Good Food

Helping Kids Make Healthy Food Choices #FocusOnTheFacts

Heather van Mil4119 views

Parenting techniques are constantly evolving, and perhaps none are so fraught with tension and confusion as those that revolve around food. Gone are the days when “finish everything on your plate” and “no dessert until you eat all your vegetables” were common practice, and parents are more keenly aware of their influence on children developing disordered relationships with food. So how does a parent help their child make good choices and set them up for health and success? 

It all starts with the Nutrition Facts Table 

Adults can often be overwhelmed with the Nutrition Facts Table (NFt), so don’t think about teaching their kids that they can make informed food choices based on that information. It doesn’t have to be complicated though, and these 3 tips can help anyone – young or old – make thoughtful decisions about the foods they eat. 

  1. Begin with Serving Size. All of the information that follows in the NFt is based on the serving size, so be sure to start there. If you eat a different amount than listed in the serving size, you need to adjust the numbers in the NFt accordingly. If you’re comparing different brands of food when shopping, be sure to check if the serving sizes are the same before looking at the rest of the nutritional information. 
  2. Use Percent Daily Value for a Quick Read. Few people know off-hand whether 2.5 grams of fat is a good amount for a serving of food, but the Percent Daily Value (% DV) offers at a glance, the information you need. 
  3. A Little or A Lot. For an easy to remember rule of thumb, use this tip. A Percent Daily Value of 5% or less is a little of a nutrient, and 15% or more is a lot of a nutrient. So if you’re looking to have less of a nutrient in your foods, look for options that have less than 5% DV. If you’re looking for a lot of a nutrient, then look for an option with 15% or more! 

Learning about the Nutrition Facts TableExamining the nutrition facts table

These 3 tips are simple to use, and we got to try them out first hand at a fun, in-store event at Save-On Foods that encouraged our munchkins to become Nutrition Fact Finders, reading and comparing the NFt’s for themselves to make informed choices. They learned how to read the nutrition facts table, and to use the serving size and percent daily value information in comparing foods to make thoughtful decisions on the foods they eat. Then they set off around the grocery store to put their new-found knowledge to the test and brought back foods for group comparison.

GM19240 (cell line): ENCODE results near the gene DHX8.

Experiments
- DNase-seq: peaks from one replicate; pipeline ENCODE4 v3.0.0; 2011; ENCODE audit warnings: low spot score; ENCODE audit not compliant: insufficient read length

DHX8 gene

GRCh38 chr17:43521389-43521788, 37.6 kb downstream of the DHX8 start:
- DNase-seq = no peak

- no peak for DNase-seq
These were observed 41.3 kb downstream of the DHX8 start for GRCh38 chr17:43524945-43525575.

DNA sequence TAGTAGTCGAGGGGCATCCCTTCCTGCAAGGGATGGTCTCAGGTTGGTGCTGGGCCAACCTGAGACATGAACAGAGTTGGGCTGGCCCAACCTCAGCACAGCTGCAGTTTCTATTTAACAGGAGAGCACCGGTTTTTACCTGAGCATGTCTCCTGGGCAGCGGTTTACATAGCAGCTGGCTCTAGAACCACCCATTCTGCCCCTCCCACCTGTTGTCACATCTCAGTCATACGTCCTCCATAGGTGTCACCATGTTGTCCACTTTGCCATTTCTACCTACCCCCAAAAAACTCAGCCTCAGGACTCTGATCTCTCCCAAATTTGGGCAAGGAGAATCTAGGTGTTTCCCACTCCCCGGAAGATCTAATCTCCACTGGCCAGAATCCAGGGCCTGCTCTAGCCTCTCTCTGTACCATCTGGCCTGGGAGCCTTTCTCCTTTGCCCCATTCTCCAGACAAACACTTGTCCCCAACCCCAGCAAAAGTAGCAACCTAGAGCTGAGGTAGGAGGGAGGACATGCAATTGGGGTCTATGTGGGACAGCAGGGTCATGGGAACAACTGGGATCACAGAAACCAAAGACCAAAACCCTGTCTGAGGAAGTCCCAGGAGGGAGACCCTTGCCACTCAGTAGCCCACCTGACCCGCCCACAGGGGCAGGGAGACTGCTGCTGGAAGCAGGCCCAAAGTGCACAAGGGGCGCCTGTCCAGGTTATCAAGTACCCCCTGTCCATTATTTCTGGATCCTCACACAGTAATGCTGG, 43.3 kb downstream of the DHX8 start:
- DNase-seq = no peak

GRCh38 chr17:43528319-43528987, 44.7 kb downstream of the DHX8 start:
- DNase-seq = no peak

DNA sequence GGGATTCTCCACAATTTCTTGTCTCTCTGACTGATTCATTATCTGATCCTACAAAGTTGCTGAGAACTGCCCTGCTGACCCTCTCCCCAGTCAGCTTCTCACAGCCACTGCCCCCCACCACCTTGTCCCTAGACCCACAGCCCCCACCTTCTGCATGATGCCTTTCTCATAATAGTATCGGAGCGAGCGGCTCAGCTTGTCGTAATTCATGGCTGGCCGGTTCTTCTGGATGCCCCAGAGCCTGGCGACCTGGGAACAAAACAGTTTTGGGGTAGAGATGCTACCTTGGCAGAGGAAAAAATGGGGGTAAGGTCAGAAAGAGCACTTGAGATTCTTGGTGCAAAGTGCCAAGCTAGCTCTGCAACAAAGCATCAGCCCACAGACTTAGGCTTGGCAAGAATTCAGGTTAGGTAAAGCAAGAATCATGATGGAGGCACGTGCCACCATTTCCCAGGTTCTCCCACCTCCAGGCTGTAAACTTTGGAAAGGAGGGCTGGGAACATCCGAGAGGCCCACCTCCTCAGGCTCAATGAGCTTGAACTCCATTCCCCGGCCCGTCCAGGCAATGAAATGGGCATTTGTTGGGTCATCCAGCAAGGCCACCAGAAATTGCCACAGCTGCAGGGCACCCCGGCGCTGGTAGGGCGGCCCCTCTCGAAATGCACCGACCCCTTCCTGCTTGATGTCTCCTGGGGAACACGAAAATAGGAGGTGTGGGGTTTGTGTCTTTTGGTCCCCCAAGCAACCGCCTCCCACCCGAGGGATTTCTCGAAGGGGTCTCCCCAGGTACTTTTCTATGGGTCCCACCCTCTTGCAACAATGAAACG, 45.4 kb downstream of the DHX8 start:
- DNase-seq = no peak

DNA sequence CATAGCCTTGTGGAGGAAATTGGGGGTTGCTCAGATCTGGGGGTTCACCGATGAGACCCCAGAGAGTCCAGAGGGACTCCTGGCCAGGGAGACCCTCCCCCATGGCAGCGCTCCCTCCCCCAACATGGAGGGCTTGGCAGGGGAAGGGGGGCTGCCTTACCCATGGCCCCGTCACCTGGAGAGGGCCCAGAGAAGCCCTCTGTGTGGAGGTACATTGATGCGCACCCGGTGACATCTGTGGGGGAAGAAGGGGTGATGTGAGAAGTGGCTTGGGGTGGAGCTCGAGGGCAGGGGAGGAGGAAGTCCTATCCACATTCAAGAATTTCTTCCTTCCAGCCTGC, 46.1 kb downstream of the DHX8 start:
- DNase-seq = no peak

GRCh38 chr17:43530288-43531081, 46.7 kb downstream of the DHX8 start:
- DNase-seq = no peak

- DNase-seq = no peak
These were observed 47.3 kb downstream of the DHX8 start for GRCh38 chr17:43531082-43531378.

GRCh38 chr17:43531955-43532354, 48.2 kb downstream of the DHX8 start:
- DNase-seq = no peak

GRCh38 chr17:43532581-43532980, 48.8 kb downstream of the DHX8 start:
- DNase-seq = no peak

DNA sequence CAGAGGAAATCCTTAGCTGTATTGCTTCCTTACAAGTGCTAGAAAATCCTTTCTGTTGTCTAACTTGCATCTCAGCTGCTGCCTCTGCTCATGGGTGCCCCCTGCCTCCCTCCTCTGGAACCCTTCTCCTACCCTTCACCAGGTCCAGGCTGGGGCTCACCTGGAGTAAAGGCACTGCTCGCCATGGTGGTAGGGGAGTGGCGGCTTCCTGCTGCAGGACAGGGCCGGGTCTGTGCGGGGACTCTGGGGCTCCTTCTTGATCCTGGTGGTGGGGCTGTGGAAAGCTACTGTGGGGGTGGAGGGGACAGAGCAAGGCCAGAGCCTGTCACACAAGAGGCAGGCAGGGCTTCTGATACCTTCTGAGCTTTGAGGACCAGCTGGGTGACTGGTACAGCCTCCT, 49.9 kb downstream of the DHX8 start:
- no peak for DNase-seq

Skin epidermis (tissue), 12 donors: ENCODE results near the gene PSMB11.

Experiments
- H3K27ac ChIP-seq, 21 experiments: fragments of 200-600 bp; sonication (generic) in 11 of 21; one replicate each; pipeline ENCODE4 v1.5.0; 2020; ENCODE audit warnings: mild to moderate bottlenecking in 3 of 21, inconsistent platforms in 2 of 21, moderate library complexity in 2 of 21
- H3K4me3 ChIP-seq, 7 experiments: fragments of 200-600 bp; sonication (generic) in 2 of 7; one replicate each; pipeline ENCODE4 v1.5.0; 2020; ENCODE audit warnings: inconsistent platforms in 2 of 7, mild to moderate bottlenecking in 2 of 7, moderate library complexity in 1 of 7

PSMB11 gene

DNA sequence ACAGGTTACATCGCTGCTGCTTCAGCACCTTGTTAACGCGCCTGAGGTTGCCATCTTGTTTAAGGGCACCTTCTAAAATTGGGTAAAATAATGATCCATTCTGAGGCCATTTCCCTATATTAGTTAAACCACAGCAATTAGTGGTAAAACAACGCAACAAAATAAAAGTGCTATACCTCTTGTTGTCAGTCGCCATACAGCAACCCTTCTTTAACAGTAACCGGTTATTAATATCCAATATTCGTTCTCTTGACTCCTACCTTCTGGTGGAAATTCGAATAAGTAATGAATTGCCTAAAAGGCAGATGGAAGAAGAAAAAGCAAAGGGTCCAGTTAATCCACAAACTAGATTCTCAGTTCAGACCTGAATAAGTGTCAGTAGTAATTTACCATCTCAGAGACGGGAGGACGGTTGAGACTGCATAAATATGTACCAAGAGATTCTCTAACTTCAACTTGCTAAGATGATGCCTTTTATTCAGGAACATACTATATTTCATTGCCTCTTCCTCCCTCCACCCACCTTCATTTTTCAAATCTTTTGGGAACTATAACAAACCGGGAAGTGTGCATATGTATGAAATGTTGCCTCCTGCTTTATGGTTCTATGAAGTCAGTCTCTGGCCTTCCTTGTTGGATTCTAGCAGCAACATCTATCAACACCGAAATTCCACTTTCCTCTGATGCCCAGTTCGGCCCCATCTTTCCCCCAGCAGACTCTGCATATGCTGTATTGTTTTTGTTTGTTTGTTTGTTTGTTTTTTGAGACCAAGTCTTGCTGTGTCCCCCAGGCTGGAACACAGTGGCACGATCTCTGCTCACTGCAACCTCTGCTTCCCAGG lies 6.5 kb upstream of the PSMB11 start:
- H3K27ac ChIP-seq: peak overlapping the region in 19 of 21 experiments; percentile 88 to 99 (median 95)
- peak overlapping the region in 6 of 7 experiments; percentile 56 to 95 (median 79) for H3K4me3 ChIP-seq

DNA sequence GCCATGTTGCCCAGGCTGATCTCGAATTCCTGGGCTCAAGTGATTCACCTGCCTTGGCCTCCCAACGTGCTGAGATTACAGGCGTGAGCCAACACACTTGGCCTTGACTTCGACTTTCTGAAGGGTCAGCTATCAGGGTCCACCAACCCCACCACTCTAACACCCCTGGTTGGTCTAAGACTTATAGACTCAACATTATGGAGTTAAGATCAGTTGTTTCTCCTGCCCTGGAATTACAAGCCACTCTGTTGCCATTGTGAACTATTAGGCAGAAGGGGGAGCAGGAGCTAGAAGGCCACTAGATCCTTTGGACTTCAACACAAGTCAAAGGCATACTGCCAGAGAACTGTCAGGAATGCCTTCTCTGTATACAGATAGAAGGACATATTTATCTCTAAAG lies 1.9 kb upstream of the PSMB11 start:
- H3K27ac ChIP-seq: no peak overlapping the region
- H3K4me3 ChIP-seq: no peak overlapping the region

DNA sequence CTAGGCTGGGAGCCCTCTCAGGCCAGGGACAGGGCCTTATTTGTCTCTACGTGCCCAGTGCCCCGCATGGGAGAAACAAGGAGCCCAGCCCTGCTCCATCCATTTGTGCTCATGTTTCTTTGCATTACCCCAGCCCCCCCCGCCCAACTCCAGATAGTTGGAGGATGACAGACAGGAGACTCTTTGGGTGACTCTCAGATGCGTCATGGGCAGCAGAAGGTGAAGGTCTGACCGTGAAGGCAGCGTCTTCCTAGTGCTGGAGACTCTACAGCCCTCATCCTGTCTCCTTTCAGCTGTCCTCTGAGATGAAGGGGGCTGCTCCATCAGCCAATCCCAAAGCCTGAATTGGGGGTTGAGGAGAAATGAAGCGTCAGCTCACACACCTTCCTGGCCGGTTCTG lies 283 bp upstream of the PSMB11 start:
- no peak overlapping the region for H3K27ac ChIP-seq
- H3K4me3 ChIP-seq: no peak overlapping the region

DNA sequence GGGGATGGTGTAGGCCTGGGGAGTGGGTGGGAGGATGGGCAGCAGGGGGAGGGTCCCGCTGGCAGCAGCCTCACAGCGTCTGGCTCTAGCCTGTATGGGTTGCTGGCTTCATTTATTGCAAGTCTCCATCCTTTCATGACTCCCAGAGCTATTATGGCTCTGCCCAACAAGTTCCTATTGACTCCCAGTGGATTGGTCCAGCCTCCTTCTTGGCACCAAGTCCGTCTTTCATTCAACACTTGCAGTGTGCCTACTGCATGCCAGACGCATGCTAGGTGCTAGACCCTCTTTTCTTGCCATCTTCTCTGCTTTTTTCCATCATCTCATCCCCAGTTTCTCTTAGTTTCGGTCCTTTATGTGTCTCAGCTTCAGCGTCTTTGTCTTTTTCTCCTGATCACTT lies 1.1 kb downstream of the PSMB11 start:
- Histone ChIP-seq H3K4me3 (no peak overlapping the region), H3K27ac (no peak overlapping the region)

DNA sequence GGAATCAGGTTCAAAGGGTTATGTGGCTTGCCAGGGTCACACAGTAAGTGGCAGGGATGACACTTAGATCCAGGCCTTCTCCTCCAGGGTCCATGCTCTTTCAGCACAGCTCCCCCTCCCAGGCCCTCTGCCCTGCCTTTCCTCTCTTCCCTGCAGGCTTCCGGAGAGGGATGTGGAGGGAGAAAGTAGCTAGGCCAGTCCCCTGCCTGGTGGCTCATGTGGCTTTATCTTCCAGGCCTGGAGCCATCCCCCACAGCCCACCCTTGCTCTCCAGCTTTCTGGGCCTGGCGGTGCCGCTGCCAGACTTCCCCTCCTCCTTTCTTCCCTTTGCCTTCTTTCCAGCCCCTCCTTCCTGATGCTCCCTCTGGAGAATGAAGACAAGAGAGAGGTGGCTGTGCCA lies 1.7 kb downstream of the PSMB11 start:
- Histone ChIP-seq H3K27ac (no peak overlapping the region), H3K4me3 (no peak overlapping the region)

Comparing Nutrition Facts Table

I encourage you to try this out with your own kids the next time you’re at the grocery store. Getting kids engaged in choosing your food will not only make your shopping experience smoother (bye-bye bored kids), but will set them up with great habits for making informed food choices that they can use for the rest of their lives! Interested in learning more? Click here for great information and resources! 


All on the table disclosure: This post was sponsored by the Food & Consumer Products of Canada (FCPC), Health Canada, Retail Council of Canada (RCC) and the Canadian Federation of Independent Grocers (CFIG), but all opinions are my own and you know I’d never share anything less than super stellar with all my fave readers!  Read full disclosure statements here.

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